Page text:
Metal polishing

Metal polishing, also termed Buffing, is the process of smoothing metals and alloys and polishing to a bright, smooth mirror-like finish. Metal polishing is often used to enhance cars, motorbikes, antiques, etc. Many medical instruments are also polished to prevent contamination in marks in the metals. It is a metal-finishing operation where articles are polished using abrasives or mops.


Buffing is commonly used in metal polishing of pressure cookers, cookware, kitchenware. Pipes which are used in pharmaceutical, dairy and water industries are buffed to maintain hygenic conditions and prevent rust.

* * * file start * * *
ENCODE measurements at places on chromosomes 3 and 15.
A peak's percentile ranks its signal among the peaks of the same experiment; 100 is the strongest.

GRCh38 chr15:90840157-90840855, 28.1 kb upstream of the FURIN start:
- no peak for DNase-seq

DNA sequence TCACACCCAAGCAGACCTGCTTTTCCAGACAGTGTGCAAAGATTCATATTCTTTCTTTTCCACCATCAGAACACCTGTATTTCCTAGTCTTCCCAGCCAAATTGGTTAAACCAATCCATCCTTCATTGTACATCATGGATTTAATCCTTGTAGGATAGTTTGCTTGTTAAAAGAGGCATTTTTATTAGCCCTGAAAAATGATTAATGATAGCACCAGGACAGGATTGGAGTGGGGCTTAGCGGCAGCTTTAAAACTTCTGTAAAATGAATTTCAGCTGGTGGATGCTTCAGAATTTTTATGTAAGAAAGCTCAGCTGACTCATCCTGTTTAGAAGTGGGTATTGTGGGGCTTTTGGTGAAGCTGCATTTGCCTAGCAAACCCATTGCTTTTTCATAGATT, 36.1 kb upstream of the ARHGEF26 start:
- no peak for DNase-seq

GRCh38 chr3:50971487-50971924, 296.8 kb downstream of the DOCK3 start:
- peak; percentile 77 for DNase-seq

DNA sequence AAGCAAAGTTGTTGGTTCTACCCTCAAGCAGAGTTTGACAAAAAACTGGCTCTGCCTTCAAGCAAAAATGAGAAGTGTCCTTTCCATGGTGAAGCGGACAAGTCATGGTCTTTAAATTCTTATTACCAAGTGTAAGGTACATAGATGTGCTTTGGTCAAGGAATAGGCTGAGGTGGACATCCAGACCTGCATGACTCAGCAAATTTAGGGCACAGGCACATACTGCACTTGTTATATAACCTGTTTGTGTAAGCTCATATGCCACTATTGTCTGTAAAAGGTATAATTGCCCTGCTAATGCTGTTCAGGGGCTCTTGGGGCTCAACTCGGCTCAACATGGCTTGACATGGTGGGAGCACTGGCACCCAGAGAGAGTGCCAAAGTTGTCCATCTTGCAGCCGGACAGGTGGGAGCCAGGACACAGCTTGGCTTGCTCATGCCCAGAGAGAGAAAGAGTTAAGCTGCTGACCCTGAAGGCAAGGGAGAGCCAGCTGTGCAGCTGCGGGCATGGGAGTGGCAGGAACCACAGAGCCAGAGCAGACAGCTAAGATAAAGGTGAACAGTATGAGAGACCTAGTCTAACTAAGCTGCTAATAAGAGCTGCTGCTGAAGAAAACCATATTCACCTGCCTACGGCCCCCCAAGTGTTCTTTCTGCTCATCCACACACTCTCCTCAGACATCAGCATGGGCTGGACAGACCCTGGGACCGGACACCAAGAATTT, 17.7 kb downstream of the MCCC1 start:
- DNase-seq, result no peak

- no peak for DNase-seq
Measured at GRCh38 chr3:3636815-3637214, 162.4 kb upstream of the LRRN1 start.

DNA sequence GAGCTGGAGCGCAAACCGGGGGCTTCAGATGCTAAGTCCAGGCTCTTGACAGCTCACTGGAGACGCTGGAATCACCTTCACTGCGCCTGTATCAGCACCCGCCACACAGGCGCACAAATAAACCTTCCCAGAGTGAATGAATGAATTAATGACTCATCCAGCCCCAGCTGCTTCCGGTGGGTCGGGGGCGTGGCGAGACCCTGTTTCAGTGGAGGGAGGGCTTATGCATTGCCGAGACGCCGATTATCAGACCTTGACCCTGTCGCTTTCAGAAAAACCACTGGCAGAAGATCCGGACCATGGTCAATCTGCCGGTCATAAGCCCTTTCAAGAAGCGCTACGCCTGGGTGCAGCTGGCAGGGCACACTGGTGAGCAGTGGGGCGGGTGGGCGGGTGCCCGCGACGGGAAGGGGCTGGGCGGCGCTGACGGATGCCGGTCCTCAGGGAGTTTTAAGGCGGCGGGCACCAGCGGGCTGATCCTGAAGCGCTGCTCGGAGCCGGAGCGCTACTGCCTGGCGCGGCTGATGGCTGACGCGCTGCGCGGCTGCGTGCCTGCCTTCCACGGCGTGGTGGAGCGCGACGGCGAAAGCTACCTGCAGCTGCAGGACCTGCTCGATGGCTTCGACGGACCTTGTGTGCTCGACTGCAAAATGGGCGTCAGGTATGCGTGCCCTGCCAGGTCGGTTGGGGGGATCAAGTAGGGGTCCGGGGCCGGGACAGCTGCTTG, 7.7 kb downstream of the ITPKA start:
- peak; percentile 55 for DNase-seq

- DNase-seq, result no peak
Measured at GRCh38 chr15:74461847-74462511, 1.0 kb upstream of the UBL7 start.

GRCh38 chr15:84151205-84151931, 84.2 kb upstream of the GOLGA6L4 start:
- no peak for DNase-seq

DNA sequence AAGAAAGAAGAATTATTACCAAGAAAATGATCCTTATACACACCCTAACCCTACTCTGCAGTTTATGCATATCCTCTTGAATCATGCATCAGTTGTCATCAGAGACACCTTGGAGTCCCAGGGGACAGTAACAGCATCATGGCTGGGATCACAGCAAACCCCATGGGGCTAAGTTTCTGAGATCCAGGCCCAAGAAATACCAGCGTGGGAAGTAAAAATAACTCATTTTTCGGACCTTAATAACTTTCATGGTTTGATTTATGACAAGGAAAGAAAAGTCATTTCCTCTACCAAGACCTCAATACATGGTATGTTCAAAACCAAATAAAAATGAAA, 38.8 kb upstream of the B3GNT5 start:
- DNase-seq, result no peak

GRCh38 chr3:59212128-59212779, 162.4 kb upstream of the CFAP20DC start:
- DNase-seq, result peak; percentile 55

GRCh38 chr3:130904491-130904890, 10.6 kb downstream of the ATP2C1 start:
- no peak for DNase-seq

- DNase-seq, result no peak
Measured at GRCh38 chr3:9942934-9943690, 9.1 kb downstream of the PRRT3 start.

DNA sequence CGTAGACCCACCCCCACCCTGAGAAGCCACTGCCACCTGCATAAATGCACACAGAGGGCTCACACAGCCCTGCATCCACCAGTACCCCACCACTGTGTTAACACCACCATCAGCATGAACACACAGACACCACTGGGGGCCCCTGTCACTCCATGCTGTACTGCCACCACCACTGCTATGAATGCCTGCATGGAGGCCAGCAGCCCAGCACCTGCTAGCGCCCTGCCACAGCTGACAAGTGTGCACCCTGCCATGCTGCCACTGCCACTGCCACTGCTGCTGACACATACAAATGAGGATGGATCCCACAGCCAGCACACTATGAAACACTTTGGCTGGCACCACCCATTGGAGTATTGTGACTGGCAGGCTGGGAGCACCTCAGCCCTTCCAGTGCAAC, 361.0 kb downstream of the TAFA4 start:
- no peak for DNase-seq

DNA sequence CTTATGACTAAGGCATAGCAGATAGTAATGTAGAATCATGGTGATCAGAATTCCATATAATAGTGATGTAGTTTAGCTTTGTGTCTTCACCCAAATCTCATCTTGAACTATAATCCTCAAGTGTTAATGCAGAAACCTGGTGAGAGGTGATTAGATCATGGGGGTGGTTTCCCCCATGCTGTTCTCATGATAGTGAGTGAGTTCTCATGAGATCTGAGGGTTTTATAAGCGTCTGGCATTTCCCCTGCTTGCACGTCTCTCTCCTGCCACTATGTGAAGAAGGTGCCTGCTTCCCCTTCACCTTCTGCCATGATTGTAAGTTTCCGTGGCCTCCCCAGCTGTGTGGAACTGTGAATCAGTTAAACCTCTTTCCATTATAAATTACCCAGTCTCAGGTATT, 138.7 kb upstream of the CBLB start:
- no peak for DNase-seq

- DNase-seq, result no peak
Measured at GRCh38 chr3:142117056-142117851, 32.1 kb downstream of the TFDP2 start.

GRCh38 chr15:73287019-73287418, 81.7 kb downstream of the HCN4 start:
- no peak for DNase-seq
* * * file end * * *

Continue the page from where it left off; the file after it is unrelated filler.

Generally buffing is a multistage process. First, abrasives -- which may be coated, non woven or woven -- are applied at high speed to remove surface defects like pits, nicks, lines and scratches from the articles to be buffed. Then mops of various materials are used to smooth the surface to be buffed. Lastly, cotton mops are used to give a mirror-like finish to the articles. As a general rule, coarse grit abrasives are used first and fine grit abrasives later. This gives a smooth finish by forming very thin lines that are not visible to the naked eye. Lubricants like wax, diesel fuel and kerosene are used as lubricating and cooling media during these operations. Sophisticated computer-controlled machines are available which do buffing of intricately shaped articles. Before the advent of such machines, buffing was done by hand.